¶ 32 In Vuagniaux, the supreme court rejected a similar argument. The court concluded that "the removal of a Board member from participation in a specific disciplinary action does not empower the remaining Board members to sidestep the statutory nomination and confirmation process and invite another doctor to join them as a substitute." Vuagniaux, 208 Ill.2d at 188-89, 280 Ill.Dec. 635, 802 N.E.2d 1156. The Practices Act required only four of the seven voting members to constitute a quorum and provided that a vacancy did not impair the right of the quorum to conduct business. Vuagniaux, 208 Ill.2d at 188, 280 Ill.Dec. 635, 802 N.E.2d 1156. The court concluded that the power to appoint temporary members to the Board could not be implied from the statute as incident to achieving the Board's statutory purposes. Vuagniaux, 208 Ill.2d at 189, 280 Ill.Dec. 635, 802 N.E.2d 1156.

¶ 33 In the present case, under section 3-7005 of the Code (55 ILCS 5/3-7005 (West 2012)), four Merit Board members are required to constitute a quorum to transact the business of the Board. Since there was no need to fill an unexpired term in order for the business of the Merit Board to continue, the authority of the sheriff to appoint an individual to an unexpired term cannot be implied as necessary to the Merit Board to perform its duties.

¶ 34 Phoenix Bond & Indemnity Co. v. Pappas, 309 Ill.App.3d 779, 243 Ill.Dec. 248, 723 N.E.2d 280 (1999), relied on by the defendants, is distinguishable. In that case, the reviewing court held that the legislative grant to the county collector to hold auctions necessarily implied the authority to make rules to deal with the conduct of the auction. Phoenix Bond & Indemnity Co., 309 Ill.App.3d at 784, 243 Ill.Dec. 248, 723 N.E.2d 280. In the present case, other than a quorum requirement, which was not challenged, nothing else was required for conducting the business of the Merit Board. Therefore, there was no need to imply statutory authority for the appointment of individuals for less than the six-year term in order for the business of the Merit Board to proceed.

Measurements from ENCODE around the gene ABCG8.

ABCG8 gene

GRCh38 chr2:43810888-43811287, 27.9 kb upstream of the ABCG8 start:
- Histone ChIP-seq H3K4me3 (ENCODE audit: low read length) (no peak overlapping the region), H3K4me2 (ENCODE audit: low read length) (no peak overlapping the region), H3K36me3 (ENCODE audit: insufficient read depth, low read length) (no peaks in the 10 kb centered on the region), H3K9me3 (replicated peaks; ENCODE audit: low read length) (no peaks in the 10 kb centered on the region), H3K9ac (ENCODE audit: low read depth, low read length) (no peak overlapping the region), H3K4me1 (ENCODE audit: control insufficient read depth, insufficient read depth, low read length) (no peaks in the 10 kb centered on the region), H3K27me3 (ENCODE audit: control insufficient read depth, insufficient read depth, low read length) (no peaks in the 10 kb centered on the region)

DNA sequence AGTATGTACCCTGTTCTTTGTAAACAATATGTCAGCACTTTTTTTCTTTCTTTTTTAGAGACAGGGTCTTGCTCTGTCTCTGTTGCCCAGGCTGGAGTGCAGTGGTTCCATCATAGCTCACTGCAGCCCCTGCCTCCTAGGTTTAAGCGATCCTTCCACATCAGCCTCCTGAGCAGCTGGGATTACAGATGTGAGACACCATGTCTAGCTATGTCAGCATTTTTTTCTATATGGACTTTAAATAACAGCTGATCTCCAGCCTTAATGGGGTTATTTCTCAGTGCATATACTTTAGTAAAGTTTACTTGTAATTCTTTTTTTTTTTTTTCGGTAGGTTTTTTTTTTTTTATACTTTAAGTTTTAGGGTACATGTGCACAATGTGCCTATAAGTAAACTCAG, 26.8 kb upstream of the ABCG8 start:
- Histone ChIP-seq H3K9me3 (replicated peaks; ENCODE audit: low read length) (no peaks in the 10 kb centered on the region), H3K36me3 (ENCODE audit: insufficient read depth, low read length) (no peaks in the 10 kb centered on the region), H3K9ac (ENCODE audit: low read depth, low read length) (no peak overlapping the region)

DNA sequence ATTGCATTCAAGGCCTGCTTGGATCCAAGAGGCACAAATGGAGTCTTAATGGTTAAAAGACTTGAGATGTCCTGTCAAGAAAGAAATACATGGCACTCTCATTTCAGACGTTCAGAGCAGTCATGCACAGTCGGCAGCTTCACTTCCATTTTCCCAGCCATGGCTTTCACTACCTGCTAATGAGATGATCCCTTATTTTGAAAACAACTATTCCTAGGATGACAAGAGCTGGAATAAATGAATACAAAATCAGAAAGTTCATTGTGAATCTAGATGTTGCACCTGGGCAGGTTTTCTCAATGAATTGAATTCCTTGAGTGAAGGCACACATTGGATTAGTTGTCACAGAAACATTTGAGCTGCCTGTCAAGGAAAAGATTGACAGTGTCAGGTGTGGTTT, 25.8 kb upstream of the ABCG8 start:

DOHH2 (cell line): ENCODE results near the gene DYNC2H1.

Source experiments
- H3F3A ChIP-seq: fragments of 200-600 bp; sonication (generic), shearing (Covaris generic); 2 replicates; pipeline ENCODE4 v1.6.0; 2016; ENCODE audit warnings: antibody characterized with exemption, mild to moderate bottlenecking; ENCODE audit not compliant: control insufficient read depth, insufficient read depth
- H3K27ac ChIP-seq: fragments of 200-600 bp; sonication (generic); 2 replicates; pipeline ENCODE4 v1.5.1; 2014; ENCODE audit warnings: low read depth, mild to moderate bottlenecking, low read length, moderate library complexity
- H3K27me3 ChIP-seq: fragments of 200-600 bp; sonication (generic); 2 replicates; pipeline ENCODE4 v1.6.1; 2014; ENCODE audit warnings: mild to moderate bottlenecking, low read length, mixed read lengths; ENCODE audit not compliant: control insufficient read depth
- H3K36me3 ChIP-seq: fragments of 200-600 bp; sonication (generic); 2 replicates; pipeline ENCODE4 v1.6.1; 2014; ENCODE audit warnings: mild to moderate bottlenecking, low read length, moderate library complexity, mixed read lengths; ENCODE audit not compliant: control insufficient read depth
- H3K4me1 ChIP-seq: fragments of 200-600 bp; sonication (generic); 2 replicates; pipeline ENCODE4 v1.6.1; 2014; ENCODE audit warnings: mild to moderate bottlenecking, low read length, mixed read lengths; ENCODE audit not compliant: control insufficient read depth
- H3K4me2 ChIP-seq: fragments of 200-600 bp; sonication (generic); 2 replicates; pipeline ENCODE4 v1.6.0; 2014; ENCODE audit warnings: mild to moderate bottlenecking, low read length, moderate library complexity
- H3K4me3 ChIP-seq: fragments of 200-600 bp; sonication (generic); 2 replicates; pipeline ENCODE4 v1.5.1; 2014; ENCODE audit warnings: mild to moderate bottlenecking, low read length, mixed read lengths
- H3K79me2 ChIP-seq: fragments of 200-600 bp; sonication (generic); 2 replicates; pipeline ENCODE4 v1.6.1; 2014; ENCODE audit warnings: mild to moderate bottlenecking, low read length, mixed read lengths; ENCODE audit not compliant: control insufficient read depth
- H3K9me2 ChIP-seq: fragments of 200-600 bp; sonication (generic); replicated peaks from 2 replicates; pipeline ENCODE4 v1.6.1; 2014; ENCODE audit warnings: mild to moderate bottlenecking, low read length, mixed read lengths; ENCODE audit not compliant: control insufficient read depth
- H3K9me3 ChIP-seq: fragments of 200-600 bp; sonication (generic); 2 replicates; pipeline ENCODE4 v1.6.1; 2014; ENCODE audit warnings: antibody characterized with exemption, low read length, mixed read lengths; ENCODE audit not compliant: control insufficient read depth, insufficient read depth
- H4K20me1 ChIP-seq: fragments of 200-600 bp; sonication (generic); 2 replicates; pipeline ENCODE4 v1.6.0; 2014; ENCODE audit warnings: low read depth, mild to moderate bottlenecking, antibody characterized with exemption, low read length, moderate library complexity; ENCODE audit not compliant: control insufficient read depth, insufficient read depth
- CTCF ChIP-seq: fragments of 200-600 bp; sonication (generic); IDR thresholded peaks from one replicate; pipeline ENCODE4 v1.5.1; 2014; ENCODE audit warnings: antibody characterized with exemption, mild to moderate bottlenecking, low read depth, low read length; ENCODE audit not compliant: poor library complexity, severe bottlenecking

¶ 35 We reject the defendants' argument that we should defer to the Merit Board's determination that section 3-7002 permits interim appointments and that interim members have the power to act until they are replaced. While deference to an agency's interpretation of its own rules is normally given, the court is not bound by an agency's interpretation that conflicts with the statute, is unreasonable or is erroneous. Crittenden v. Cook County Comm'n on Human Rights, 2013 IL 114876, ¶ 19, 371 Ill.Dec. 783, 990 N.E.2d 1161.

¶ 36 We answer the first certified question in the negative; section 3-7002 of the Code does not authorize the Sheriff of Cook County either explicitly or by implication to appoint an individual to the Merit Board for less than a six-year term. We now address the second certified question.

¶ 37 B. If the Merit Board Member Was Not Lawfully Appointed to the Merit Board, Does the Decision of October 30, 2013, Remain Valid or Is It Rendered Void?

¶ 38 "A decision rendered by an administrative agency which lacks jurisdiction over the parties or the subject matter, or which lacks the inherent power to make or enter the decision involved, is void and may be attacked at any time or in any court, either directly or collaterally." Board of Education of the City of Chicago v. Board of Trustees of the Public Schools Teachers' Pension & Retirement Fund, 395 Ill.App.3d 735, 739, 334 Ill.Dec. 701, 917 N.E.2d 527 (2009). In contrast, "[a] voidable judgment is a judgment entered erroneously by a court having jurisdiction." Babcock v. Wallace, 2012 IL App (1st) 111090, ¶ 14, 366 Ill.Dec. 348, 980 N.E.2d 148 (quoting Juszczyk v. Flores, 334 Ill.App.3d 122, 126, 267 Ill.Dec. 651, 777 N.E.2d 454 (2002)).

¶ 39 The defendants rely on Peabody Coal Co. v. Industrial Comm'n, 349 Ill.App.3d 1023, 286 Ill.Dec. 206, 813 N.E.2d 263 (2004). In that case, Paul Rink was appointed by the Governor to fill an unexpired term of Commissioner Robert Madigan who resigned. Commissioner Madigan's term ran until January 17, 2005, but Mr. Rink's appointment expired on December 31, 2002. The Governor also appointed Diane Ford to Mr. Rink's position, commencing on January 17, 2003. The Senate approved both appointments. The employee's case was heard by a three-member panel, including Mr. Rink. The decision was issued by two commissioners from the original Commission panel, and Ms. Ford, who had replaced Mr. Rink. Peabody Coal Co., 349 Ill.App.3d at 1026-27, 286 Ill.Dec. 206, 813 N.E.2d 263.

¶ 40 On appeal, the Industrial Division of the Appellate Court sua sponte raised the validity of the commission's decision. The court determined that there was no authority under section 13 of the Act permitting the Governor to limit the term of a commissioner. Once the Senate approved Mr. Rink's appointment, there was no longer any vacancy to which Ms. Ford could be appointed. Therefore, Ms. Ford was never validly appointed a member of the Commission. Peabody Coal Co., 349 Ill.App.3d at 1028, 286 Ill.Dec. 206, 813 N.E.2d 263.